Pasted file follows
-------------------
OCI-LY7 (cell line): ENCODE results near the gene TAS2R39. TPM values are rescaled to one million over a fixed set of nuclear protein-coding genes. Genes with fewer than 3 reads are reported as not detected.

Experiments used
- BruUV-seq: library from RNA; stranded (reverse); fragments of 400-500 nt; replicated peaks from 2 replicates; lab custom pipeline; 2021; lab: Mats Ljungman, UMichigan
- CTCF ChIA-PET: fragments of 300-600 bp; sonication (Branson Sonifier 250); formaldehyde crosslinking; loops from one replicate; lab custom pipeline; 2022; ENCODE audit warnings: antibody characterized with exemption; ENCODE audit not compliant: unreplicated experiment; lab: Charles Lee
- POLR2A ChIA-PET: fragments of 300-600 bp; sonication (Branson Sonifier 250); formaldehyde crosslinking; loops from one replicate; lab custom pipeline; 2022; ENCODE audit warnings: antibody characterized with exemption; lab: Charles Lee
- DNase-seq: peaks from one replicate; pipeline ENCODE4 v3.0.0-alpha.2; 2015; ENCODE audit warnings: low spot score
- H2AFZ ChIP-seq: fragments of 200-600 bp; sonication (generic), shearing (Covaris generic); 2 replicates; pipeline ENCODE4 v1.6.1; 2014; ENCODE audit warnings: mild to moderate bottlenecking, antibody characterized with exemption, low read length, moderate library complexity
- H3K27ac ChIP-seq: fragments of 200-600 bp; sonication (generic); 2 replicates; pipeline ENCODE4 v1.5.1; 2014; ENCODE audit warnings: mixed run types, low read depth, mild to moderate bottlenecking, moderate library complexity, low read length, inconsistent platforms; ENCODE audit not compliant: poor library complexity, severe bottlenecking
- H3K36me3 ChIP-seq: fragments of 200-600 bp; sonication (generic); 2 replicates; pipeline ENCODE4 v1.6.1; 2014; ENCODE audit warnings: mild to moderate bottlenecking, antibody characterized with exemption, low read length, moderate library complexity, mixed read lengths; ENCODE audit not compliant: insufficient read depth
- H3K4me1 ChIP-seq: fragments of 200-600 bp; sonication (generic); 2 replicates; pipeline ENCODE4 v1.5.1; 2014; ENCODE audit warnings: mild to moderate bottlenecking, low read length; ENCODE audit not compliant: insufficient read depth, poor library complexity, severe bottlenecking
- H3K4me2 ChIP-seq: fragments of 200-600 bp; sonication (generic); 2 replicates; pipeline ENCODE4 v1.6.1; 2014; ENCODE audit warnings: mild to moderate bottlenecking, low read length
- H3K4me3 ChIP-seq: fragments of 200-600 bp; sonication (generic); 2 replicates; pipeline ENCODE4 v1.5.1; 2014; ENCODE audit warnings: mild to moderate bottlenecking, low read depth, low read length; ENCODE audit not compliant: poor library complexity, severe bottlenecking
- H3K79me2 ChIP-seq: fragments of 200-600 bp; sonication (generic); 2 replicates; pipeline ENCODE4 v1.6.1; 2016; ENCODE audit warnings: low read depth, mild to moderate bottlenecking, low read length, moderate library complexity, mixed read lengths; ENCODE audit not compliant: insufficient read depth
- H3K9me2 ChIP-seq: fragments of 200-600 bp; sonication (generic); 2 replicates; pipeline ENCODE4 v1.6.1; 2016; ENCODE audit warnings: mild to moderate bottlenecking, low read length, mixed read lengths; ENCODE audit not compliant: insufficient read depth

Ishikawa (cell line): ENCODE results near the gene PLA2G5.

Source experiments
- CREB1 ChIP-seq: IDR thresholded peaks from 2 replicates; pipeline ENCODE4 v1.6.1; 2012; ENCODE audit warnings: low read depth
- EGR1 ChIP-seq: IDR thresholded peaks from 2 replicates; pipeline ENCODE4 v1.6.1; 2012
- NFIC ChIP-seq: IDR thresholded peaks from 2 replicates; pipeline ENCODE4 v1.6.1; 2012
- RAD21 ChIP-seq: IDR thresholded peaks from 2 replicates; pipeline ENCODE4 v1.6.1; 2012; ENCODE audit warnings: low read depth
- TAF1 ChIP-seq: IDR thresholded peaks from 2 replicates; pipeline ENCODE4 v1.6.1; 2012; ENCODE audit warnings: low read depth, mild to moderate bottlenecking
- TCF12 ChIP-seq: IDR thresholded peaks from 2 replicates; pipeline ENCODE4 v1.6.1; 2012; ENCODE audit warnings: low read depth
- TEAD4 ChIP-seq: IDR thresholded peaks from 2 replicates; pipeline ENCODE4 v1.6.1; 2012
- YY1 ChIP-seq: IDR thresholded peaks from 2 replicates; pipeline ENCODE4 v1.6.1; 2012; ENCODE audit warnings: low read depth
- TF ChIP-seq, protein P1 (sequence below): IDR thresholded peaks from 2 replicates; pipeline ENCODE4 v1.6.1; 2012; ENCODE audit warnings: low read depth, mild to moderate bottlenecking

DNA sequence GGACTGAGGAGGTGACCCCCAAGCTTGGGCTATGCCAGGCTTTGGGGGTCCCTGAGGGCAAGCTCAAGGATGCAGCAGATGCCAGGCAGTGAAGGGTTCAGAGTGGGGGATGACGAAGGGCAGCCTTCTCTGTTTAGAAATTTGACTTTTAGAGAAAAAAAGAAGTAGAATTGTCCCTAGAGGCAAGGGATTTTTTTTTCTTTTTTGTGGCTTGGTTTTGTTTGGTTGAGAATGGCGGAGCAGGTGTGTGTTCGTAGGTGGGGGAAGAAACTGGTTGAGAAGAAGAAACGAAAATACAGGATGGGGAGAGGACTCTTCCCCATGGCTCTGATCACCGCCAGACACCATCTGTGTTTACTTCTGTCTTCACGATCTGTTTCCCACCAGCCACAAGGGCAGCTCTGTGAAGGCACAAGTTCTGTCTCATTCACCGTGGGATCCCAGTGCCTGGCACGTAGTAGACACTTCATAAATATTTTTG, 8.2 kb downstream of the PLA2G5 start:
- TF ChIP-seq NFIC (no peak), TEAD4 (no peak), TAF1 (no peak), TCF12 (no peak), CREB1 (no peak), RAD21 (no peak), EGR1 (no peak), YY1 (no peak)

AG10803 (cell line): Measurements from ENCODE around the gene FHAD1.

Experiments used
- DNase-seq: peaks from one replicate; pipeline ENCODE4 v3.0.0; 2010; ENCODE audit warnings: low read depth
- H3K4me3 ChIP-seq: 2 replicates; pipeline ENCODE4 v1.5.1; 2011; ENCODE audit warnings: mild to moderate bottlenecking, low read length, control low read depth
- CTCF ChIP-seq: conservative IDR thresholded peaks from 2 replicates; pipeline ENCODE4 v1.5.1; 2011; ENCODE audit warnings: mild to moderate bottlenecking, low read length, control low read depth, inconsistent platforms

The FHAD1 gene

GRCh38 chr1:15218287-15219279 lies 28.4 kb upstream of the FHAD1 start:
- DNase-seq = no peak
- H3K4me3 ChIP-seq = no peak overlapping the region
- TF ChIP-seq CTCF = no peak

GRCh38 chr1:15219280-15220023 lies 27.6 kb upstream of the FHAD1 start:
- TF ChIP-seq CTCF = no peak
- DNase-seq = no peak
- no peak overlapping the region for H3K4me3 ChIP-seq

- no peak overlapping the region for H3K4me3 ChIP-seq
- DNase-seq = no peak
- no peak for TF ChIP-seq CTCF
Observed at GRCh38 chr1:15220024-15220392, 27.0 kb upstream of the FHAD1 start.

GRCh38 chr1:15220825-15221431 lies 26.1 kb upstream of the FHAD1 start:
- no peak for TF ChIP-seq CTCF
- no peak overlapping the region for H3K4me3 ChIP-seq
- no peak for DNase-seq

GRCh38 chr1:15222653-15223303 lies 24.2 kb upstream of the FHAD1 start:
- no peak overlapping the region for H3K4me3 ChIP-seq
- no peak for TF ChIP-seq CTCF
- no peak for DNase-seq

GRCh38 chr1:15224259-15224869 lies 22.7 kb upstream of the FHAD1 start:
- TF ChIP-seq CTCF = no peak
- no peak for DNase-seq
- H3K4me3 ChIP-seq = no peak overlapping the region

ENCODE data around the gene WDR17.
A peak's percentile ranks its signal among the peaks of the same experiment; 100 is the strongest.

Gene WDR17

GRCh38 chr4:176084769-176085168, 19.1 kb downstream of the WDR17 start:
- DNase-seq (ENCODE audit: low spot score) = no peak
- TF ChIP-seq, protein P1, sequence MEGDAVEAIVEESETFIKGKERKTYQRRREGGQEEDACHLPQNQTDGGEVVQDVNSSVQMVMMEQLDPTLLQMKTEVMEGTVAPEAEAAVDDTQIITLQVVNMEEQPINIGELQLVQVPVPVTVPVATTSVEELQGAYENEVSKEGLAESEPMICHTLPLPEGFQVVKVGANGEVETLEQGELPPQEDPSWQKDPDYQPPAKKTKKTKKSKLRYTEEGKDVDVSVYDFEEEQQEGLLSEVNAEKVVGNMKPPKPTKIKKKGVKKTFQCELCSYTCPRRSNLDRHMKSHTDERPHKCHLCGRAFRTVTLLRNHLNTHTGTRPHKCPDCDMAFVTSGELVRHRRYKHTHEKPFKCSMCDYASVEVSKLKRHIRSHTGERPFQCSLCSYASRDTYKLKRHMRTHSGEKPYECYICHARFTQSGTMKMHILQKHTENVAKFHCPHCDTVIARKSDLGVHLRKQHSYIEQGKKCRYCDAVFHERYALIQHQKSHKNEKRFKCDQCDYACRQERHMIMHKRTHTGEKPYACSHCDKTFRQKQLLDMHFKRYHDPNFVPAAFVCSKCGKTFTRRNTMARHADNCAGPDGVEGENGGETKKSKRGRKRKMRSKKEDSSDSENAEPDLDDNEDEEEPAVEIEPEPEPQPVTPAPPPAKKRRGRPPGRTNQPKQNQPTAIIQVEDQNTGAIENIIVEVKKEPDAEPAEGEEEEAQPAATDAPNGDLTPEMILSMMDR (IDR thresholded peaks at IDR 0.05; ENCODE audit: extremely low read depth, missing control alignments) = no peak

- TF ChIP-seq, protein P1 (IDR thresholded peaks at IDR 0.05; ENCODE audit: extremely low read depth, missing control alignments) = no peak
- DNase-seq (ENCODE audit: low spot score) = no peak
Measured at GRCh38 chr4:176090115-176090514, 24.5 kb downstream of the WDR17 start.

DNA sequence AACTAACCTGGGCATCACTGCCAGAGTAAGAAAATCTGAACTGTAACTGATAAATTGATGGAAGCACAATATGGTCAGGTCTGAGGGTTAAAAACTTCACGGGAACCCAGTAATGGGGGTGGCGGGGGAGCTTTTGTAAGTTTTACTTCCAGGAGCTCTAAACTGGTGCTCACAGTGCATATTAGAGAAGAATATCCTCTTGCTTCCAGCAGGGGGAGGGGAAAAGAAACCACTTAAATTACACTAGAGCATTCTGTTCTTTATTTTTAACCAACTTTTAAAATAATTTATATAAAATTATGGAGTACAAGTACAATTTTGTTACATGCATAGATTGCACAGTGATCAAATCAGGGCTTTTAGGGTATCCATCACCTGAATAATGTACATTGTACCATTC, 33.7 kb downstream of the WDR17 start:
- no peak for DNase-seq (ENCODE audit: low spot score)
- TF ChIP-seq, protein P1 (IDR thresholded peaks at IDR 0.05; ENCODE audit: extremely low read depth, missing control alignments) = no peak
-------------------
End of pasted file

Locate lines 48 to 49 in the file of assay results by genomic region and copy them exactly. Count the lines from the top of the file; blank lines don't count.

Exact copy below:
- no peak overlapping the region for H3K4me3 ChIP-seq
- no peak for DNase-seq